Wednesday, October 12, 2011


fall walnut tree

My grandma had a walnut tree in her yard.  Tall and massive, and I’m guessing as old as my grandma, it was situated next to the driveway, near the street.  Even though my grandma is gone now, has been for years, I hope the tree is still there.

It was her fall ritual.  To go out and pick up the fallen walnuts.  I guess that’s how you harvest walnuts.  You pick them up.  You don’t have to climb up and get them.  Not that my grandma wouldn’t have tried. In her early nineties, she insisted on mowing her own yard with an electric mower, the long power cord always trailing precariously around her feet.

Those walnuts.  I remember the sound they made when the tires of passing cars crunched over the ones that had fallen in the street.  Grandma would take a box, or basket, or whatever container was handy, and pick up the fallen nuts from her yard and driveway.  She’d carry them up to her attic where they would dry over the winter, waiting to be cracked open the next spring. She did not own a nut cracker, but seated at an old TV tray in her kitchen, armed with a cutting board and hammer, she would slam the nuts out of their shells, walnut shrapnel flying everywhere.  She would crack nuts by day, and when insomnia struck, she would get up, and slam away in the middle of the night.

At Christmas time, we could always count on getting a package from her, and the contents never varied.  A jar of her mincemeat, and a jar of her walnuts.  The walnuts were like gold. My mother used them sparingly so they would last as long as possible.  (They were also used cautiously as bits of shell were bound to be mixed with the nuts.)

I have my grandma's mincemeat recipe.  Amy and I make a batch every year.  I like to think it’s every bit as good as that which my  grandma made.  I miss those walnuts, though. We buy a bag at Christmas time now, because there is no package coming in the mail. Because there is no longer a grandma who lives at the house with the walnut tree in the yard. 

I just hope the tree is still there.

I’m missing my Grandma Helen today.  I wanted to write this little tribute to her.


  1. I hope that tree is still there too! It's nice that you and Amy buy a bag of walnuts every year, if only to bring back memories of your Grandmother, and have her be a part of Amy's life through your stories of her.

  2. Such a beautiful memory. She sounds like a wonderful woman... a feisty one, too!

    I love the image of her with a hammer and a cutting board. It's just great.

  3. Lovely memories. I sure wish you lived closer. We have two walnut trees and have never done anything with them, mostly because they're such a pain to work with and they die your hands black. I never thought about just storing them until the dried out though.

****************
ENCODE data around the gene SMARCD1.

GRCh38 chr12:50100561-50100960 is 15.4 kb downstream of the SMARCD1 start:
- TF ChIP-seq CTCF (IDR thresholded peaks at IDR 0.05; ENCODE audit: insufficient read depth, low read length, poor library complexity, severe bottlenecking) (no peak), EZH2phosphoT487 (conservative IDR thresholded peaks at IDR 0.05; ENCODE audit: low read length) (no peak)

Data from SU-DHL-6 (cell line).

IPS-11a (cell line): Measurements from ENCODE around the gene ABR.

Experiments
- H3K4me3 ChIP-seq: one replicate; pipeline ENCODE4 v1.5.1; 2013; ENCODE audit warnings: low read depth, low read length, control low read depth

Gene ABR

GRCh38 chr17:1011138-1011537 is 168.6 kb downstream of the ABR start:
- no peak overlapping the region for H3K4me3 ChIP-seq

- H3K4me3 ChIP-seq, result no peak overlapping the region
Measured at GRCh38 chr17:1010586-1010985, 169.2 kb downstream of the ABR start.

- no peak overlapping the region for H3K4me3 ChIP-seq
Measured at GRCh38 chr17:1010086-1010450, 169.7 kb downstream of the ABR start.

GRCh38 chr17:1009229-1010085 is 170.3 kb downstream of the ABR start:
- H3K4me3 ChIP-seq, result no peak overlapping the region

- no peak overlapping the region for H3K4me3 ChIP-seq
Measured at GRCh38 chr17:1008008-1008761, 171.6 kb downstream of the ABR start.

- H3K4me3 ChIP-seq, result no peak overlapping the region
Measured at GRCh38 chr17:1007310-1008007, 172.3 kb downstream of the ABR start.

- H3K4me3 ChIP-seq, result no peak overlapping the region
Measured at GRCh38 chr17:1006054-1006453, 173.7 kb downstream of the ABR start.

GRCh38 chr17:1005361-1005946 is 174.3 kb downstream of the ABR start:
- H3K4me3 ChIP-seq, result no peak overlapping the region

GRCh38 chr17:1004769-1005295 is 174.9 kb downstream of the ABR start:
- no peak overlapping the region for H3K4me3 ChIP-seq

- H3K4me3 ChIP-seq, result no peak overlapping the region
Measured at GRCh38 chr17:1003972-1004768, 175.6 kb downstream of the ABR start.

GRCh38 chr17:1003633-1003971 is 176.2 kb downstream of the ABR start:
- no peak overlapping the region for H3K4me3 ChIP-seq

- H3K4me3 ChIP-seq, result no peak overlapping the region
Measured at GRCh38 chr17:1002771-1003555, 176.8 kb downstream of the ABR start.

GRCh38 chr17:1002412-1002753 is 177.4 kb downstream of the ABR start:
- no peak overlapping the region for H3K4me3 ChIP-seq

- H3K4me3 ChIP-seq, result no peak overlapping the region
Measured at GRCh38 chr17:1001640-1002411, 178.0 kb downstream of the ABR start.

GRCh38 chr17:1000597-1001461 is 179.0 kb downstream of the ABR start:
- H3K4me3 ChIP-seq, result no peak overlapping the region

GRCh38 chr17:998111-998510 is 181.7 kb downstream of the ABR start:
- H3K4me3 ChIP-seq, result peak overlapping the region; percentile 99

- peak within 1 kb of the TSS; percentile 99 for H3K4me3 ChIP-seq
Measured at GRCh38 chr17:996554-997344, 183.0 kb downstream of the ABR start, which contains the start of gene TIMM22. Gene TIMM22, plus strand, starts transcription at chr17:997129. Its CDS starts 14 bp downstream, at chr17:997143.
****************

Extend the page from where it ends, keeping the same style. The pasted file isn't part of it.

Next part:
4. What wonderful memories!
    My grandma always made her own mincemeat, too. :-)
    We have a walnut tree at the edge of our property...not sure what to do with the nuts though.


  5. Beautiful memories. I love the line about walnut shrapnel. LOL!

  6. Thanks Joanne! I wish Amy could have known her, but I'm trying to share my memories so Amy has a glimpse into her life:)

    Cam-she was feisty! And loud, when she was swinging that hammer;) Thanks for your comment:)

    Lisa-I wish I lived closer too:) I didn't realize they stained your hands-I wonder what my grandma did! She must have handled thousands of them!

    Thanks Kimberly:) I wonder if your grandma's mincemeat was similar to my grandma's. She made it with meat, but I leave the meat out:)

    Melissa-Thanks! It was like a war zone in the kitchen;) I steered clear when she was hammering away!

  7. It's funny how grandparents bring back memories of foliage. My dad would take my grandma for a ride when the leaves changed and because of my grandparents I have a fondness for the Mimosa tree and cottage roses.

  8. What a nice tribute. Your grandmother sounds like quite a character. Perhaps, she end up in one your stories, cracking her walnuts. I thought it was cool that she put away for a year to dry out.

    I love pecans, which we have more of where I live, but I like walnuts, too. I'm not so fond of mincemeat.

    Thanks for sharing memories of your Grandma Helen:~)

  9. I love that image of her sitting with the TV tray and hammer. What a rich little tribute you've laid out here, full of wonderful memories, nostalgia and sadness. Your Grandma Helen sounds like the kind of woman I aspire to be.

  10. Ms. Givens-we used to take my grandma for drives too. She didn't get out much and really enjoyed them Because of her, I also have a fondness for the Blaze climbing rose. She had a huge one by her garage.

    Sara-I am so glad you enjoyed this. I always love your comments:)

    Kim-I try to be like her too. She was rarely idle for long. If she wasn't beating up on walnuts, she was attacking something else with equal vigor:)